There is a legend which suggests that once you eat cascadoux you will stay in Trinidad for the rest of your days. I've eaten it an...meh. There are striking similarities between eating cascadoux and my career in the media; it's a hell of a lot of work for very little reward (duty to country is its own reward ent?).
The other name for this curious delicacy is "cascadura." It is an oddball member of the catfish family and its armour plating would present a challenge to any predator (with the exception of humans armed with a casting net and curry powder).People gush about eating cascadura as if it were a spiritual experience. Trying to clean that fish is like grappling with a razor-embedded bar of soap. It could just be that as a town folk I don't have the country know-how on the preparation of this Swiss-army fish.
Recently the cascadura shot into the spotlight (well it was spotted on the outer edges of the spotlight) as the Minister of Food Production Devant Maharaj floated the idea of restocking cascadura and river conch–another delicacy for many Trinis.The fact that this is being considered suggests that populations of both species are in decline.
It is not a new concern and several theories as to possible causes have been offered. In my opinion the concept of restocking in this instance seems like planting forest trees for squatters to burn.There ought to be a full understanding of the intricate nature of the problem before the promulgation of such a strategy. At any rate, we should not be exporting the grim dividends of our appalling ecological mismanagement to other countries.
Guyana could be a possible source of imports of cascadura: our neighbour to the south is 50 times the size of Trinidad. But they too face problems with overfishing. We may very well be contributing to their dilemma by creating an additional market for this much sought-after fish. One area known for cascadura and conch is Kernaham village, a community built up in an area along the west coast of Trinidad which was once dense swamp forest.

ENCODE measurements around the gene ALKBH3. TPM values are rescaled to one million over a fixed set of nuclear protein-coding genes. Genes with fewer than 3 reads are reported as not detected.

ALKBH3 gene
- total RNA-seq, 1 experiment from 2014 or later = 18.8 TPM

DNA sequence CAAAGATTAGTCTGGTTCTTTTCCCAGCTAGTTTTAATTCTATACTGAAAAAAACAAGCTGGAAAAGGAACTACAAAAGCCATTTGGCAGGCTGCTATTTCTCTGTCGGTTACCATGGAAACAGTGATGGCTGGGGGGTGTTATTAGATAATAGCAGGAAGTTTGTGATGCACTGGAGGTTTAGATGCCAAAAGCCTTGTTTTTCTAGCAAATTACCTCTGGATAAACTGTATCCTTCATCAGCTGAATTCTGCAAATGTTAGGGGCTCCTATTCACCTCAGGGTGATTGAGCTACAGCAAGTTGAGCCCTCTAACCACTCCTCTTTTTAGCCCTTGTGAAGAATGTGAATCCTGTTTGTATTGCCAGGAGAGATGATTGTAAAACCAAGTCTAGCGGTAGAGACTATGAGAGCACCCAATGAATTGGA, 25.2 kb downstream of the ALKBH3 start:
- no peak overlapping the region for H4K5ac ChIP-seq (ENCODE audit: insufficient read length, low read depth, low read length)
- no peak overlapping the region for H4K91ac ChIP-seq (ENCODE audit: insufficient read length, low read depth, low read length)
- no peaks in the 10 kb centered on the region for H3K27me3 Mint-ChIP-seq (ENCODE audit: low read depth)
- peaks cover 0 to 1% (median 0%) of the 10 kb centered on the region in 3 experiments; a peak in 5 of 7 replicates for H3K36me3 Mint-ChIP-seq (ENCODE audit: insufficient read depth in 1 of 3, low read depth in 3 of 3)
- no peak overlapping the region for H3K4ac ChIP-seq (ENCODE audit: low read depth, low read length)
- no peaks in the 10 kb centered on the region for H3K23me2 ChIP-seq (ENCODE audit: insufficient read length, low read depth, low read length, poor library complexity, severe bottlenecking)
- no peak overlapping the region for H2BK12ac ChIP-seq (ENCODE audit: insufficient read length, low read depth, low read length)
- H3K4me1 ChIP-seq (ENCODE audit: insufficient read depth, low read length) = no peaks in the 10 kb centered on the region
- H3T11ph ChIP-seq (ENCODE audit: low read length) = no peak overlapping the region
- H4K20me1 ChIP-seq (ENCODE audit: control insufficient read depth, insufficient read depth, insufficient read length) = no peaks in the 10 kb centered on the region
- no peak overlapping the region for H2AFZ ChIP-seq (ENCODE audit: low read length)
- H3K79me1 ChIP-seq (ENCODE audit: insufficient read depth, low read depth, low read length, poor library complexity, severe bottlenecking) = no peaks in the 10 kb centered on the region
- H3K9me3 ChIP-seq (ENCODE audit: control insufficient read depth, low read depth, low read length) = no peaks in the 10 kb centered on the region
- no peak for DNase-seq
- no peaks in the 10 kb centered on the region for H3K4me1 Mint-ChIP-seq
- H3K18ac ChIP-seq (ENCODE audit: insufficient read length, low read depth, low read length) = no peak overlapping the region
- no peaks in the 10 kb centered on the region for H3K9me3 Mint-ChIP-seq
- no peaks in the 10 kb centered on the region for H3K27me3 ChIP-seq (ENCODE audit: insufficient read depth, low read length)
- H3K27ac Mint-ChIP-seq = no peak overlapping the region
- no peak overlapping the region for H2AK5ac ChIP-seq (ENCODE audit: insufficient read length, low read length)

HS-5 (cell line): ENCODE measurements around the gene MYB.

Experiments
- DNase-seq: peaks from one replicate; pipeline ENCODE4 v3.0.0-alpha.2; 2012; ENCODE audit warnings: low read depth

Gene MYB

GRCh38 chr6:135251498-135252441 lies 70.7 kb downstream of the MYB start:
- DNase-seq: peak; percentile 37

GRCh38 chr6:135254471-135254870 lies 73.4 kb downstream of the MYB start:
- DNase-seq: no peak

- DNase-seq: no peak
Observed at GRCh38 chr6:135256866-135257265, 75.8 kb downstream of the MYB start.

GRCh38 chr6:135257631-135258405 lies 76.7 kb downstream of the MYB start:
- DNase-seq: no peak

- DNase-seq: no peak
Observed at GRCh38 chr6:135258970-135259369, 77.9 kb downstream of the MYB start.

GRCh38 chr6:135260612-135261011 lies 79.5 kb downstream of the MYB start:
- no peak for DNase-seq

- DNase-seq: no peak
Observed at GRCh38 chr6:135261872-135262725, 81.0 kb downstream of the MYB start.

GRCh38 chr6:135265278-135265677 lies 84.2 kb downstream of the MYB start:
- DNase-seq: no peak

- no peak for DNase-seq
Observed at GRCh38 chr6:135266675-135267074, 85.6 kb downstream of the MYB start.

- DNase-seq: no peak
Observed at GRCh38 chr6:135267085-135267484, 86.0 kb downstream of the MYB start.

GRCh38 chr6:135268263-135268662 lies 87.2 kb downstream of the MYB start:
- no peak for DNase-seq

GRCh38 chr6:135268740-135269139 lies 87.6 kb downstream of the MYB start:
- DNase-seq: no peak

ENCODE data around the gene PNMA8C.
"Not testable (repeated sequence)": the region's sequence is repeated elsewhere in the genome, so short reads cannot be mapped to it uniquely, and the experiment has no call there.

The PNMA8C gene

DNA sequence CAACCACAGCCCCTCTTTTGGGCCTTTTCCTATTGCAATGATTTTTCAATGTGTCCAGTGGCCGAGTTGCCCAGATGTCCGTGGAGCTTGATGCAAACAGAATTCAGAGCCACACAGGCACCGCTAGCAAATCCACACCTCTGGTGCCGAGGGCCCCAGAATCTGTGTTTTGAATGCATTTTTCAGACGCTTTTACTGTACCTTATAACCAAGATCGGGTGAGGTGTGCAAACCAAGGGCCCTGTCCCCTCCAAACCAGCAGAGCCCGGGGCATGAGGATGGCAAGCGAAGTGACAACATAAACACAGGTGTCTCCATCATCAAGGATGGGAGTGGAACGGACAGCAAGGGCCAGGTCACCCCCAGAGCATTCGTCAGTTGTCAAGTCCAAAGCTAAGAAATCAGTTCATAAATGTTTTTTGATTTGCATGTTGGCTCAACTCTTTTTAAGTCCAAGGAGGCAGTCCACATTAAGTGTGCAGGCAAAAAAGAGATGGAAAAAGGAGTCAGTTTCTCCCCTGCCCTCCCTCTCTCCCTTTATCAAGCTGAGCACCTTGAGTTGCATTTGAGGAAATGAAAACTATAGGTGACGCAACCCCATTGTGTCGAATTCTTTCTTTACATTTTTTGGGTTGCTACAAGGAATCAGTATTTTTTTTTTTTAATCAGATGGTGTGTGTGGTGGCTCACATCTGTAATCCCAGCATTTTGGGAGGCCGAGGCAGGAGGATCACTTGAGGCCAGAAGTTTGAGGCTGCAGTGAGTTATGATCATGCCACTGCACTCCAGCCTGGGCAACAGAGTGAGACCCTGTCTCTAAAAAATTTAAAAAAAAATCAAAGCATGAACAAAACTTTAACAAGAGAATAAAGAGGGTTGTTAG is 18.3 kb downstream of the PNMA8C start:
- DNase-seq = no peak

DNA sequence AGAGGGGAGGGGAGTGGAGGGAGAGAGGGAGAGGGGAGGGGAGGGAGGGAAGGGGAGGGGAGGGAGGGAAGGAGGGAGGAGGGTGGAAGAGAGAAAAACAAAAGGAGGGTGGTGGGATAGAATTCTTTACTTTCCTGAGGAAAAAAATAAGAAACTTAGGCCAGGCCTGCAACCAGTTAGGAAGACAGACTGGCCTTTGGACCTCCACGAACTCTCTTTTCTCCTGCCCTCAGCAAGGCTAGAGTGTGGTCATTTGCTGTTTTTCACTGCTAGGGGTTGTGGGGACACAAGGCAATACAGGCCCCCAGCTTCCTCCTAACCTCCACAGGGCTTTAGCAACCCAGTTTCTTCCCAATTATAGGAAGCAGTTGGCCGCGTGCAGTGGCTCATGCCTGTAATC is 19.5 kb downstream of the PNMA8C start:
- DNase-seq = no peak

Opinion in the community about the cascadura-and-conch conundrum tends to vary. It has been suggested by some villagers that overfishing, particularly during the spawning period of the cascadura, in no small measure contributes to diminished stocks.Kernaham is almost like a floating village; solid land was created in many places by excavating the swamp and compacting the fill material to create the substrate for homesteads.
There is also a complex system of channels laid down almost like a grid throughout the community. These channels retain a connection with the sprawling Nariva swamp.With an ever-present demand for cascadura, the fish are gathered either with nets or bamboo traps placed strategically at major intersections used by the fish.
Additionally, this is a resource open to outsiders who may not appreciate the complex nature of the cascadura fishery in the village. Many a weekend warrior can be seen trying his hand at they cast nets all along the murky channels.The story is much the same with the river conch, a large freshwater snail which requires about twice the amount of preparation that the cascadura does. I've been told that the river conch is now harder to find in the village channels.
If you are a regular visitor to Mayaro, you may have noticed that vending stalls at the side of the coastal road typically stacked with the large purplish/black orbs are a bit more bare than usual.If conch hunters are to maintain the supply, it would mean venturing deep in the more foreboding areas of the Nariva Swamp, a risky prospect given the wide availability of less desirable game such as poisonous snakes, scorpions and other shiver-inducing critters.
One immediate intervention could be a rigidly enforced ban on the hunting of cascadura and conch during certain times of the year. The breeding and spawning period for the cascadura runs about three months.Lock that down and the species will certainly have a fighting chance at replenishing their numbers; the same could be said of the conch.
Incidentally, the blue and hairy crabs are facing the very same threat. They also breed during a very specific window in the calendar year. In fact, this is when they are most pressured by hunting.During the breeding season these crabs will run; in other words they can be seen swarming along drainage channels hugging the main roadway which skirts the Nariva Swamp.
As the crabs run, the humans run, filling up their bags with as many as they can carry. That haul often includes females which haven't had an opportunity to deposit their eggs in the water. So before we get to the stage of restocking, we can begin with the far less complicated strategy of an enforced close season for these species.Restocking without protection of the local species...you may as well simply deliver the fish directly to the fishermen for distribution.